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Orthopedic Services
Glendale Adventist Medical Center
1509 Wilson Terrace
Glendale, CA 91206
Ph: (818) 409-8000

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Our 78-year-old "Nana" fell and broke her right shoulder into three pieces. Her surgeon says she needs an operation he can't do, so we are being referred to a special clinic for a reverse shoulder replacement. What's so difficult about this operation?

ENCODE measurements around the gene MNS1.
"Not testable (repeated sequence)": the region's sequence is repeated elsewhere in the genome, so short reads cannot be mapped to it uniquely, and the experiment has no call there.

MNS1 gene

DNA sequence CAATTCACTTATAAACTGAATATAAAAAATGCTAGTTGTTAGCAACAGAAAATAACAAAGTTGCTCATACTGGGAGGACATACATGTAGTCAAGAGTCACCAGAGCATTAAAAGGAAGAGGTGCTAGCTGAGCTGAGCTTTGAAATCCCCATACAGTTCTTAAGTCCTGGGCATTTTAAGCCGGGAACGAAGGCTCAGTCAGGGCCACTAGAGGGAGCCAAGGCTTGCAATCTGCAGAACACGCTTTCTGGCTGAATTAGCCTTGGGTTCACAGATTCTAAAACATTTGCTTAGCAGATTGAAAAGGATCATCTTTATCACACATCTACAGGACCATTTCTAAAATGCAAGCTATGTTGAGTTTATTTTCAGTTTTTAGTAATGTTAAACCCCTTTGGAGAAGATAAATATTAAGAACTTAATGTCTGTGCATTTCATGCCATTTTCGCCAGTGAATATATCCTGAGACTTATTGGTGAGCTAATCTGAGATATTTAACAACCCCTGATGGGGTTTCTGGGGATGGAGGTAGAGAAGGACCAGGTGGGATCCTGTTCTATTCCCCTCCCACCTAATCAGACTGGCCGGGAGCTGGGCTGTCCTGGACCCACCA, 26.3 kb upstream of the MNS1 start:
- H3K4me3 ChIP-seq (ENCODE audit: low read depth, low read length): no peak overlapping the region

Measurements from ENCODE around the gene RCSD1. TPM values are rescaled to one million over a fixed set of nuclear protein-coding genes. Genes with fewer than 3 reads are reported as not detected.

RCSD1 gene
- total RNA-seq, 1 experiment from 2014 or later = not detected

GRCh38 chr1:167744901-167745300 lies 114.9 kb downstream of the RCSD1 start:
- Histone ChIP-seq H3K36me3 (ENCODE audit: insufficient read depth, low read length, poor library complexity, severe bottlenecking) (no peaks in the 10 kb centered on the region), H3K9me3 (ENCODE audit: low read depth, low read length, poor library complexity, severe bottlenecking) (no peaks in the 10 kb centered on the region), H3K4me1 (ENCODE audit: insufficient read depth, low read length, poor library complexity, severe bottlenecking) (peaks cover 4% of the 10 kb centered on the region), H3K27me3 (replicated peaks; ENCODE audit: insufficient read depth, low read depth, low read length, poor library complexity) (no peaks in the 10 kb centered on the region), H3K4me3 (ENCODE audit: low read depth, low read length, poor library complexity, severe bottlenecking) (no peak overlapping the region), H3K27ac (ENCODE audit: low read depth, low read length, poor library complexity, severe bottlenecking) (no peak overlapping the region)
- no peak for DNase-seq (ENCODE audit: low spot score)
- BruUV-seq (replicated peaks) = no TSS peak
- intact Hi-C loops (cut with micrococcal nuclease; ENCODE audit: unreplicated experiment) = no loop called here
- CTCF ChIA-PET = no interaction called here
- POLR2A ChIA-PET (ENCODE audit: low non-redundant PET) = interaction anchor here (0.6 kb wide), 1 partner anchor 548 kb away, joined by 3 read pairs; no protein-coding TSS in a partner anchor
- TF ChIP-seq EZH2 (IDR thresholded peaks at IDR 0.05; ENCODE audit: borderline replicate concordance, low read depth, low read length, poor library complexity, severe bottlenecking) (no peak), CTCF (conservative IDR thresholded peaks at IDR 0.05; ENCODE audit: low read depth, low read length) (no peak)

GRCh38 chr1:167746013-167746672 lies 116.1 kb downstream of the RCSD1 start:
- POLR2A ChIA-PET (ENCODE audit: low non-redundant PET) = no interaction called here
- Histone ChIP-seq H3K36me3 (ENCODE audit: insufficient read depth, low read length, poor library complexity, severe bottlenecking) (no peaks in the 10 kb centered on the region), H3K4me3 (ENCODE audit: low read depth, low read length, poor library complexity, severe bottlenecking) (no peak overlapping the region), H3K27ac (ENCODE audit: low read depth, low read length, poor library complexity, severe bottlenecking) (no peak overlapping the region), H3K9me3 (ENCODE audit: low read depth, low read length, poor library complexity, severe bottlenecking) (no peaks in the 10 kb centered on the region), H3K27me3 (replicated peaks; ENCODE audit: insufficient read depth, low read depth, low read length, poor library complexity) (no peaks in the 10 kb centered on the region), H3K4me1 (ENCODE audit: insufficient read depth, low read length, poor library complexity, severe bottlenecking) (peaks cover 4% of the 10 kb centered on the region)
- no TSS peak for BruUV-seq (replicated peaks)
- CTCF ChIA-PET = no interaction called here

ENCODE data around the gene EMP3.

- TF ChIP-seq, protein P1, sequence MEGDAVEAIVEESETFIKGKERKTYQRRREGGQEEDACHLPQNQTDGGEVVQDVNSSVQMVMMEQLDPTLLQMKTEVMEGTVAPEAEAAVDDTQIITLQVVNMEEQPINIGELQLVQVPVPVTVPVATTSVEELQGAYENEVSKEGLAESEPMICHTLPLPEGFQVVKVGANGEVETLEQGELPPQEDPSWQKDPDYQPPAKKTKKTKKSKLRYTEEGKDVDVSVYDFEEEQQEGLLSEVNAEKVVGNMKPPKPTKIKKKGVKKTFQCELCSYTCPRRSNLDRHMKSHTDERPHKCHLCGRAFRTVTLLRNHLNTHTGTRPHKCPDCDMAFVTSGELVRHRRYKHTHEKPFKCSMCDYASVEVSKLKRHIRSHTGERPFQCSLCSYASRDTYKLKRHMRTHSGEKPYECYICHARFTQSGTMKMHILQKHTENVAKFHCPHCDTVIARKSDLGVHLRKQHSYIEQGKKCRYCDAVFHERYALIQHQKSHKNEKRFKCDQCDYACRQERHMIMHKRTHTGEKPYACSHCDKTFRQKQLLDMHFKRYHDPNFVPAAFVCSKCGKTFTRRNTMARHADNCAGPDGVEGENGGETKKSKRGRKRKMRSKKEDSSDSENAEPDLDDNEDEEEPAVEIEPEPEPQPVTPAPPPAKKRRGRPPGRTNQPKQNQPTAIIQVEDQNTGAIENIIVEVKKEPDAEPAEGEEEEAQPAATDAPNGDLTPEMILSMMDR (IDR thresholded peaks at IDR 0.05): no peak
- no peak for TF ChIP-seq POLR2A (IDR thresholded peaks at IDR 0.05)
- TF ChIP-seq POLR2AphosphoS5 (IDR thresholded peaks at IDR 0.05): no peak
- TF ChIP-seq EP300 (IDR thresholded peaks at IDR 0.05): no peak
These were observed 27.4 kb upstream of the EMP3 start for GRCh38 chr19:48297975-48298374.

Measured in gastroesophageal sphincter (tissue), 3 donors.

When it comes to complex fractures of the humerus (upper arm) in older adults, surgeons really have their work cut out for them. There are so many things to keep in mind. A "complex" fracture usually means the bone is broken into three or four parts. Putting the pieces back together in a way that promotes recovery and return to full function can be a real challenge. And the techniques used have been changing over the last 30 years. A very well-known surgeon (Dr. Charles Neer) introduced the idea of replacing the shoulder instead of trying to repair it. That was back in 1970. Since then, surgeons have tried full joint replacement and hemiarthroplasty (replacing only one side of the joint). These methods have proven to work but not always smoothly. Ischemia (loss of blood) and osteonecrosis (death of bone) are major concerns. Pain relief and improvement in function and recovery aren't always guaranteed. So, experts have gone back to the drawing board to rethink surgical treatment for these complex proximal humeral fractures. Proximal means the break occurred at the top of the shoulder where the round head and of the femur are located. They asked themselves if the results could be improved with better surgical technique. That brings us to the latest efforts in this area -- the use of reverse shoulder arthroplasty for three- and four-part proximal humeral fractures. The broken pieces are removed and replaced with a prosthesis (artificial joint). In the "normal" shoulder replacement, the socket side of the implant is a shallow plastic piece and the humeral component is a metal stem attached to a metal ball. In the reverse shoulder replacement, the ball and the socket are reversed. The use of reverse shoulder replacements requires highly technical skills on the part of the surgeon. There's little room for error. Specialized training is required to perform this procedure and surgeons must be in a setting where they are able to perform the operation on more than just an occasional patient. Your surgeon is wise in referring your Nana to someone who has this advanced training.


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